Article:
Approximately two years ago we interviewed an eclectic UK-based artist called props to discuss his debut single ‘Wired’ (read the interview here). Now we have the honour of revisiting the musician with his latest single ‘What Are You Waiting For?’. I always knew his eclectic sound would take him places…and so it has. Featured on Amazing Radio, BBC Introducing, Little Dose of Indie, Unheard Gems, and several Spotify playlists, props is reaching audiences on an international level.
Described as a “Glass Animals’ glitchy synth meets Biffy Clyro anthemic angst”, props (also known as Mark Gilyead) melds post-punk, indie-pop and lo-fi sounds in his tunes. Following his pop-rock-influenced single ‘Easy’, ‘What Are You Waiting For?’ adopts steadier and more laidback sound. The combination of synths, drums and guitar has a hazy ambience flowing into a bubblegum pink sonic whirlpool. Yet, it is the fusion of monochromatic melodies in the bubblegum pink whirlpool that showcases props innovativeness and eclecticism.
The melody shows a degree of depth in its beguiling style, but there is the juxtaposition between the simplistic tune and provocative lyricism that indicates a true profoundness. A controversial tongue-in-cheek exposition of privilege and entitlement, ‘What Are You Waiting For?’ holds a poignant message in the jovial tune. When speaking about the new single, props explains that he finds it “…so depressing that those in power choose to play games with people’s lives over the satisfaction of making people happy. When writing ‘What Are You Waiting For?’ the lyrics were optimistic at the start, but as the song goes on I gradually admit that people don’t change that easily…”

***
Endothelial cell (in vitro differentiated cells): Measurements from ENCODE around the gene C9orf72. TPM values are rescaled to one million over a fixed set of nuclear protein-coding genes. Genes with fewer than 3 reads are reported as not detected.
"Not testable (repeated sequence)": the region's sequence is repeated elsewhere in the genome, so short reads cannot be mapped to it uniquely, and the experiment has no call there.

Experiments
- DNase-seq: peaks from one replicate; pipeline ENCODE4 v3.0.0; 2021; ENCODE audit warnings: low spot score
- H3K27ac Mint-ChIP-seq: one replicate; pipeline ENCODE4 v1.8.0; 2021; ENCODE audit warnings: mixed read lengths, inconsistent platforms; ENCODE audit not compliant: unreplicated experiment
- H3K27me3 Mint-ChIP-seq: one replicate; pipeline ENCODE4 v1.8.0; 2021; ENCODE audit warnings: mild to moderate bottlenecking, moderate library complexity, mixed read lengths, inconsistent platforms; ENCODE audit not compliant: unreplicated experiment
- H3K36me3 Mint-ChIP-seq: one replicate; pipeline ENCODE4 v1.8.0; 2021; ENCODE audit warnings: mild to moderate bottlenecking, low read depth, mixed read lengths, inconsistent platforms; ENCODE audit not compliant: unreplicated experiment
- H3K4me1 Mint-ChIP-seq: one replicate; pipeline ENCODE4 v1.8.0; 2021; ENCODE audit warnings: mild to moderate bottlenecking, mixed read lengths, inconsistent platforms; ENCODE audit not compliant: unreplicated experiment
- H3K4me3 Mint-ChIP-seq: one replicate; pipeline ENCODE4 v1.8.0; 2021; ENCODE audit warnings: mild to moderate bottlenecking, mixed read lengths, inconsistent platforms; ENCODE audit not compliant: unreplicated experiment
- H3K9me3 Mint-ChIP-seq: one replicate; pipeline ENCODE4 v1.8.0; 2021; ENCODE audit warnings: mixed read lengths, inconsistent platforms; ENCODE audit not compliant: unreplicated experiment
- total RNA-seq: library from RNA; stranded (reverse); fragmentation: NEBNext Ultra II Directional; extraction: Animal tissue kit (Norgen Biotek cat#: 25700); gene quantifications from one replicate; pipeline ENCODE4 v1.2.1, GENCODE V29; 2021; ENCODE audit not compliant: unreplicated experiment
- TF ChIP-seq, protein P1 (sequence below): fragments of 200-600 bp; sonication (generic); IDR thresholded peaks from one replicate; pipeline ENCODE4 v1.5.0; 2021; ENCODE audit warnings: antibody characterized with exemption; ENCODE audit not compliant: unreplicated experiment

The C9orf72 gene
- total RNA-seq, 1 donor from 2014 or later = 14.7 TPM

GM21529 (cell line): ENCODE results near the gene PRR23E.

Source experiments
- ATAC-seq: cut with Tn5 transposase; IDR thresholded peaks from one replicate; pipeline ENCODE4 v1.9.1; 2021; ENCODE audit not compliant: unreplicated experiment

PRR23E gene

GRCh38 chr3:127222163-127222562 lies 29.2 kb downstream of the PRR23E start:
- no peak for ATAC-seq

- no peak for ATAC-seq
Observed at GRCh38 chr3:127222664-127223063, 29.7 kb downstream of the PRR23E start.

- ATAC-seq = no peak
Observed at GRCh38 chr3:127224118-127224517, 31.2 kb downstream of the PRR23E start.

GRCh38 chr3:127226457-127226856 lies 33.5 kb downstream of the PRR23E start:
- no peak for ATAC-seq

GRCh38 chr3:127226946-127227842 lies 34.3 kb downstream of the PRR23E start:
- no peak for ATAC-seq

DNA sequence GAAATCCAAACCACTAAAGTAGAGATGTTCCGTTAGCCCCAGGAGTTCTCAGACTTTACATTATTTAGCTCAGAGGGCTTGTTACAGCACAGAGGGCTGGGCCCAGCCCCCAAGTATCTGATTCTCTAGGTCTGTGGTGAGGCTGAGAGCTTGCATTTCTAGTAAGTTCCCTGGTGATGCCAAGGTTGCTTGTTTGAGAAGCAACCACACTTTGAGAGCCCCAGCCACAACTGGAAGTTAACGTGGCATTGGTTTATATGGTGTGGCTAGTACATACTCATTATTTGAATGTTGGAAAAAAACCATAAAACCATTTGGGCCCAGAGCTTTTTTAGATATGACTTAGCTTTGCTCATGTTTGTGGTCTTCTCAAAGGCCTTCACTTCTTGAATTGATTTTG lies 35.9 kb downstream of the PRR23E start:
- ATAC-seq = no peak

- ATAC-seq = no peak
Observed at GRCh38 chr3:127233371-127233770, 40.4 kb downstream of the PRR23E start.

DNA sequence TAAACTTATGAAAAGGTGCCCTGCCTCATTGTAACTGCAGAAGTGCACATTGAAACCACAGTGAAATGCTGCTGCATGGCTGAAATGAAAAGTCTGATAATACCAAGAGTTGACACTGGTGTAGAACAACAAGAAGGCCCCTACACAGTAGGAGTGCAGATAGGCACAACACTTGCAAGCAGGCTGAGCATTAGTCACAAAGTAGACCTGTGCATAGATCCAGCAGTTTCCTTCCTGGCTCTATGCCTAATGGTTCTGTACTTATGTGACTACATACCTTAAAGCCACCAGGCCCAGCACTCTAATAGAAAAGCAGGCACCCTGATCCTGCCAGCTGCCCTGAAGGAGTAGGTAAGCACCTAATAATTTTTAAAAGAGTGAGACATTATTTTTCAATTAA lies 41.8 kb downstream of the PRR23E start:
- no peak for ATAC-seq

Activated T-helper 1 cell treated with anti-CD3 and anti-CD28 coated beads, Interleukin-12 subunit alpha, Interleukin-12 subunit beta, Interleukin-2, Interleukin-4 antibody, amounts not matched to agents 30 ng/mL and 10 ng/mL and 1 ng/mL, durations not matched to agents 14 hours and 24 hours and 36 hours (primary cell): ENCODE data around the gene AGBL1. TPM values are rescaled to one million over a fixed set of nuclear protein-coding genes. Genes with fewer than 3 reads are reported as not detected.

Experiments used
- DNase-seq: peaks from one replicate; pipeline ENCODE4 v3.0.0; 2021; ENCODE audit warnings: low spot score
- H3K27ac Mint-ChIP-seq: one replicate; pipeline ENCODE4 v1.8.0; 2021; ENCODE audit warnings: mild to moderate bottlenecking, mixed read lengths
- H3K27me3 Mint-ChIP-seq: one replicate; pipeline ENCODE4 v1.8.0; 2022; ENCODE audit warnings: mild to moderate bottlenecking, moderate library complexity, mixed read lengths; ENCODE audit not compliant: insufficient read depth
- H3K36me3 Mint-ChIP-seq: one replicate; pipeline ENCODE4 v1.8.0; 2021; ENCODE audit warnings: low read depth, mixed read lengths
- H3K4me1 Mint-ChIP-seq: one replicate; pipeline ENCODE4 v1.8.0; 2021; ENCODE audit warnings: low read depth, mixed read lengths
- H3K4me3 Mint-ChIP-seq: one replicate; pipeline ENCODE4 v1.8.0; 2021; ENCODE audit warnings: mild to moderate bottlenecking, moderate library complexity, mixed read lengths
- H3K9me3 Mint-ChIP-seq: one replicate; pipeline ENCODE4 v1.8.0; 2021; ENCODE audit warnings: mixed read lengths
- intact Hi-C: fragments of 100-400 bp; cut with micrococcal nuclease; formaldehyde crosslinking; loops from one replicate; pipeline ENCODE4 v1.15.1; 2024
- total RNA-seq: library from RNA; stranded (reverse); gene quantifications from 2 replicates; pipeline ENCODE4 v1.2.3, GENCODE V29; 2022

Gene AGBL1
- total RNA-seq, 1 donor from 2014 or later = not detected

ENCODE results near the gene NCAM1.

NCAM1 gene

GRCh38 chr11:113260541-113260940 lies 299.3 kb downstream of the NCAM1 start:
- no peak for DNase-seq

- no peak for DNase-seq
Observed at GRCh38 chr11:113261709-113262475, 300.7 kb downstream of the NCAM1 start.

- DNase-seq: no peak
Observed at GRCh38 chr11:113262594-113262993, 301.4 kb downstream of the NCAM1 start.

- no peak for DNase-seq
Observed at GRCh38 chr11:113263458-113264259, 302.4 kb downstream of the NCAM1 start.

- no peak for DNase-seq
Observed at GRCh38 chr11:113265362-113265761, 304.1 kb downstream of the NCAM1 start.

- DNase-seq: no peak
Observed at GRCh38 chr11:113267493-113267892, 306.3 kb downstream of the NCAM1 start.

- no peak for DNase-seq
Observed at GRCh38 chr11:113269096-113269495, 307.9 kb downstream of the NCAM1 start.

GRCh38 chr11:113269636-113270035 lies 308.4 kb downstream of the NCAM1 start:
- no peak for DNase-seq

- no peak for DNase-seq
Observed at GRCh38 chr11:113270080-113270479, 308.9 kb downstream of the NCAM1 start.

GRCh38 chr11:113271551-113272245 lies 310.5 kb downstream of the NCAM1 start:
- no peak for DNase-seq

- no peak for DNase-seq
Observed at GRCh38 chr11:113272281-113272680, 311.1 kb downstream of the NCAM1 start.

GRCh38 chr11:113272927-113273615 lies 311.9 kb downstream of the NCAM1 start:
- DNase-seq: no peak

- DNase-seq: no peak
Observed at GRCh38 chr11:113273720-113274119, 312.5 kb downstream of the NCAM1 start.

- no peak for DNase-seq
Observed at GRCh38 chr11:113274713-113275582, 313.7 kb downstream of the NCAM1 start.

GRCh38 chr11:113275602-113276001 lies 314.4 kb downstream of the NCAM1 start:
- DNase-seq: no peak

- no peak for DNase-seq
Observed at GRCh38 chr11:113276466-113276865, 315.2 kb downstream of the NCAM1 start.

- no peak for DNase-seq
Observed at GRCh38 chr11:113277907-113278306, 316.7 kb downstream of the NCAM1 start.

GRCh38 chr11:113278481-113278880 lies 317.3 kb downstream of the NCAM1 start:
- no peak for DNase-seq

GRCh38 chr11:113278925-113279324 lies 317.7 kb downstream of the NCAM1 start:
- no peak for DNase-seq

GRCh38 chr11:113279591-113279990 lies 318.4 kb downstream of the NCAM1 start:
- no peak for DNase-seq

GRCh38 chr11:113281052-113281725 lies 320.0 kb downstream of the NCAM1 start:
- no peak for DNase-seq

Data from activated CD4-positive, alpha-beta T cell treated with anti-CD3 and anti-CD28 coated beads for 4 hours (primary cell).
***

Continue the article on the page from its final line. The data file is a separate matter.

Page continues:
In addition to the single, props released an official music video for ‘What Are You Waiting For?’. I find the video intriguing because of its analogue aesthetic gesturing back to old-school 90s computers. Merely a pink background with several tabs and images of hourglasses, it is highly simplistic but effective adding a visual element to the provocative song. Please note that the video contains repeating patterns that can cause migraines or seizures in people with photosensitive epilepsy.